Politicians who land in hot water need help managing the crisis and protecting their reputations. Lucky for them, Sen. Mike Duffy has, over the past several weeks, offered a master class in how to get through the worst of it.
Here is Mike Duffy’s seven-step guide to handling a political crisis like a real pro.
1. Belittle. When reporters suggested Duffy was inappropriately pocketing up to $22,000 a year in living expenses (he claimed his primary residence is in P.E.I., even though he’s lived near Ottawa for decades), the senator’s response was to mock them. Do some “adult work,” he said. When that didn’t end the scrutiny, he told one journalist: “It’s none of your business.” This is a great way to win over taxpayers, who love it when a partisan crony—appointed by fiat to a cushy job with a great pension—explains that what he does with their money is none of their concern.
2. Blame. Dodging direct responsibility is essential, as Duffy showed when he emphasized the baffling nature of the Senate’s residency questionnaire. In his defence, the form is an impenetrable brainteaser. Try to stick with me as I walk you through it. The form asks each senator to check a box next to one of the following two statements:
- My primary residence is within 100 km from Parliament Hill.
- My primary residence is more than 100 km from Parliament Hill.
Surely this query would confound Stephen Hawking, Doogie Howser and Deep Blue combined! SO PERPLEXING.
3. Dodge. Asked whether he met the Senate’s residency requirement, Duffy replied: “I don’t want to get into all of that because that’s for accountants and heaven knows I’m not an accountant.” This was an excellent answer because everyone knows that only a highly trained accountant, equipped with a calculator and possibly a protractor, is capable of counting all the way to 183—the number of days needed to make a home one’s primary residence. You’re asking me to add? Whoa, let’s leave that to the bean counters! This tactic resonates with the average Joe because who among us hasn’t had difficulty answering trick questions like, “Where do you live?”
4. Deflect. For weeks, Duffy told reporters there’s no story here. He urged them to instead focus on “real issues” like energy development. This is a great gambit because reporters always do what they’re told by a politician who’s up to his neck in it. For instance, if you’re caught cheating on your spouse, just tell those nosy reporters to focus on what really matters: the fact that mangoes are delicious. Yes, when they find you naked in a motel, they’ll probably ask questions like, “What does this say about your personal integrity?” and “What’s with the clown mask?” But give them the skinny on mangoes and they’ll be rushing to the pay phones to yell: “STOP THE PRESSES—I’VE GOT BREAKING FRUIT NEWS!” Works every time.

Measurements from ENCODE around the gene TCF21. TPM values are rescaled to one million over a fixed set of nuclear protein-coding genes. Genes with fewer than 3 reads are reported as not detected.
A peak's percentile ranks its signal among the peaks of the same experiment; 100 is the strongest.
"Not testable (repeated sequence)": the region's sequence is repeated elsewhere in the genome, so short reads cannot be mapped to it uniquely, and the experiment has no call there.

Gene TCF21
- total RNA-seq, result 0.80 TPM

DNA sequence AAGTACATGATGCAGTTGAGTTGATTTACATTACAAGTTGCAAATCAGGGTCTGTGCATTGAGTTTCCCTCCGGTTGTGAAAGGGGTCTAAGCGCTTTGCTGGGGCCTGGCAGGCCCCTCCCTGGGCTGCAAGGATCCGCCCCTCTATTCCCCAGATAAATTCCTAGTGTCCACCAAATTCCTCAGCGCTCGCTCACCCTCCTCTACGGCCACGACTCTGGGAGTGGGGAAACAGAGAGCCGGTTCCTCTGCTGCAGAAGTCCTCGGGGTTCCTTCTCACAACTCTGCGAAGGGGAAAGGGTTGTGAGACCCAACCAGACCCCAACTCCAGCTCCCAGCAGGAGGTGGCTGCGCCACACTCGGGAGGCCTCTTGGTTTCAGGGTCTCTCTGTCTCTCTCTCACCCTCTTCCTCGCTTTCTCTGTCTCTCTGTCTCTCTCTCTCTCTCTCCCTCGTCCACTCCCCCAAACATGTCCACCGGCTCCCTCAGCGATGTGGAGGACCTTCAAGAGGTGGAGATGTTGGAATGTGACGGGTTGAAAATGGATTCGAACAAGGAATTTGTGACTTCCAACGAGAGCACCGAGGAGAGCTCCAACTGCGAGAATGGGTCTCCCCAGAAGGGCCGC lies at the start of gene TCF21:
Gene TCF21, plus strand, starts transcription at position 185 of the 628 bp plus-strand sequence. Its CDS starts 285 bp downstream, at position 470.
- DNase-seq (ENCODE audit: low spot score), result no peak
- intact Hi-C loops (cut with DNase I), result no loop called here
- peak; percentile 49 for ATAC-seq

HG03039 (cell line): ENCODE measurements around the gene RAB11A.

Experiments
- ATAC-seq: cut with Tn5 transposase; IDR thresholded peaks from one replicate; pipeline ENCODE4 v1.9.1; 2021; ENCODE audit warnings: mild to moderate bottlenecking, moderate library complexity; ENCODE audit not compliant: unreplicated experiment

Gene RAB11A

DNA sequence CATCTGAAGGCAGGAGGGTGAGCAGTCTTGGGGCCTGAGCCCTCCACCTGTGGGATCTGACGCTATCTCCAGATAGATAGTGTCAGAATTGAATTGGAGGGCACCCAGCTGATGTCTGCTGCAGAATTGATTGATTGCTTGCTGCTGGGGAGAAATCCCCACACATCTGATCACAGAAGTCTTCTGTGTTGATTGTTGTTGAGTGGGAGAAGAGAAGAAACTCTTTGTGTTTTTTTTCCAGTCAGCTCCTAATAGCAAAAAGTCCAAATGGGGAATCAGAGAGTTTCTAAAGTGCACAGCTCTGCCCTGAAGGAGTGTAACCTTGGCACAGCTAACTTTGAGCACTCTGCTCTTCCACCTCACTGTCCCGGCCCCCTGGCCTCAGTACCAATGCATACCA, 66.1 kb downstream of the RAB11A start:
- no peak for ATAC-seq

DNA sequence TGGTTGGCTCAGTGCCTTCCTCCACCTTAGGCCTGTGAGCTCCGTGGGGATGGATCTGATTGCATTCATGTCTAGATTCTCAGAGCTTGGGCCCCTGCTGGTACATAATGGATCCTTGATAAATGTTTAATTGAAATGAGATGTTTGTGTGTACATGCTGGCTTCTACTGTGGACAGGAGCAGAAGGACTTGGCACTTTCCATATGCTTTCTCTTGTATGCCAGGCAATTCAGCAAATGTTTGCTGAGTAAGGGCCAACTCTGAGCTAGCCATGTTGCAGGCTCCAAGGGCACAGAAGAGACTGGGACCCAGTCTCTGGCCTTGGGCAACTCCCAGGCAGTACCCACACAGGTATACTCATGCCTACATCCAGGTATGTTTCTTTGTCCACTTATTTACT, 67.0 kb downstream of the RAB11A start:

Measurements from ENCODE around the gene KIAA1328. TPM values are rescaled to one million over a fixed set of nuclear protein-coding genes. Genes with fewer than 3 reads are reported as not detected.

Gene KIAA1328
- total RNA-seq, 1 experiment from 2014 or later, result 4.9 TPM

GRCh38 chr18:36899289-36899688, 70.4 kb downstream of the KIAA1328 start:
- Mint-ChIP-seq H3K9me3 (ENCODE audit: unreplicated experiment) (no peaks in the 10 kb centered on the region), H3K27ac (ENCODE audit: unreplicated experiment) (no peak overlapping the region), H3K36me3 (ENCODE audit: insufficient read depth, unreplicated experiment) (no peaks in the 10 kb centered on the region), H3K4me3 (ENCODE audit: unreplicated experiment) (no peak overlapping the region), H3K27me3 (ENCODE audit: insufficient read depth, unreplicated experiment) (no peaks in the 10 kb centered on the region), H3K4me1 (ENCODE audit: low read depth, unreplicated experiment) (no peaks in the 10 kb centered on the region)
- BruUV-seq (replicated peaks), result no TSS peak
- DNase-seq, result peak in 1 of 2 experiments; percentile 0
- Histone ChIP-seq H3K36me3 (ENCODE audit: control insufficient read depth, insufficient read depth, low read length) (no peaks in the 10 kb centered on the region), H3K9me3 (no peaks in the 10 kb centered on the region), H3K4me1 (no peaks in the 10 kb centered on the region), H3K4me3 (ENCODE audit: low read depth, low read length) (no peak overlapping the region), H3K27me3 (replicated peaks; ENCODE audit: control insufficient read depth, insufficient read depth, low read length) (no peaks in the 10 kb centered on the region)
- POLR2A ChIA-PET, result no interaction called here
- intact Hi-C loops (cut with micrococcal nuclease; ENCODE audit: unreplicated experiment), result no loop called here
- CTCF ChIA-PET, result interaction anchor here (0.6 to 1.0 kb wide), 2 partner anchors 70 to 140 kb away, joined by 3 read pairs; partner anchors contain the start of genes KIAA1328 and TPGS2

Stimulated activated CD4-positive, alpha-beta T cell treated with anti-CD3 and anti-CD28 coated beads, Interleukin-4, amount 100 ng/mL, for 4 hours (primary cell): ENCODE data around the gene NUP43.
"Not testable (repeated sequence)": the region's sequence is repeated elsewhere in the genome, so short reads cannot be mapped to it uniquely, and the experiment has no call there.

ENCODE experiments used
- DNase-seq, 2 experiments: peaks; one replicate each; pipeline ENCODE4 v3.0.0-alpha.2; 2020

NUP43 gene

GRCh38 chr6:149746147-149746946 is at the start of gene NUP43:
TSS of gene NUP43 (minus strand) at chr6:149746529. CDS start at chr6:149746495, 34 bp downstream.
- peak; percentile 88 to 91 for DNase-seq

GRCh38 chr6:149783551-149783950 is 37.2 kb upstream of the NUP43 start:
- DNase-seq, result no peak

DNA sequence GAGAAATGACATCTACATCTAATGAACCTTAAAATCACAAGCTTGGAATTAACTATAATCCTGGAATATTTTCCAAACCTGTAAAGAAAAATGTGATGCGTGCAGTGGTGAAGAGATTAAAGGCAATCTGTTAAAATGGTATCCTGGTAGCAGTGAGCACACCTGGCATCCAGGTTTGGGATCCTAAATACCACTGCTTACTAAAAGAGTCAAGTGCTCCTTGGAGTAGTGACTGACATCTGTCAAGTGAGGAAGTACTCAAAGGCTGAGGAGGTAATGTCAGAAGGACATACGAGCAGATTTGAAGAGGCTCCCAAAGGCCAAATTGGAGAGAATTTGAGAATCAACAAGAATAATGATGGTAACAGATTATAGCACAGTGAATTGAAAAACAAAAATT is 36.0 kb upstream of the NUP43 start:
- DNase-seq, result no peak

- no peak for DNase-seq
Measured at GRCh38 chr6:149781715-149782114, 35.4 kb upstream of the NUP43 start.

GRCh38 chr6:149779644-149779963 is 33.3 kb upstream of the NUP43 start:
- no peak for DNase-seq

5. Emote. If playing hardball doesn’t do the trick, be like Mike and try to draw on the sympathies of Canadians. As the scandal wore on, the senator invoked his honest nature and even referred to himself in the third person (“Canadians know Mike Duffy”). This was a brilliant move because when you’re seeking to emphasize your virtue and humility, it’s important to talk like Donald Trump.
6. Flee. Pressed by reporters at an event in Halifax, Duffy opted to improvise his exit—because what better way to say “I have nothing to hide” than by cutting through a hotel kitchen to slip out the back? As the movies have shown us, sneaking through the kitchen is the chosen route of only the most upstanding of citizens, including many of our finest mobsters and assassins.
7. “Admit.” Just as there’s the non-apology apology (“If I offended anyone, then . . . ”), there’s the non-admission admission. The senator played this one perfectly, saying he “may have been mistaken” and insisting that he’s paying back the money only because the issue has become a “distraction.” This is definitely the way to come clean if you want everyone to know you’ve learned absolutely nothing from the experience and you’re caving in only because you’ve run out of ways to cover your backside.
So it’s as easy at that. Next time you’re in deep, follow these simple steps and you too can be regarded with the exact same level of respect that Canadians now have for Mike Duffy, senator from Prince Edward Island(ish).
Follow Scott Feschuk on Twitter @scottfeschuk
Thursday, February 28, 2013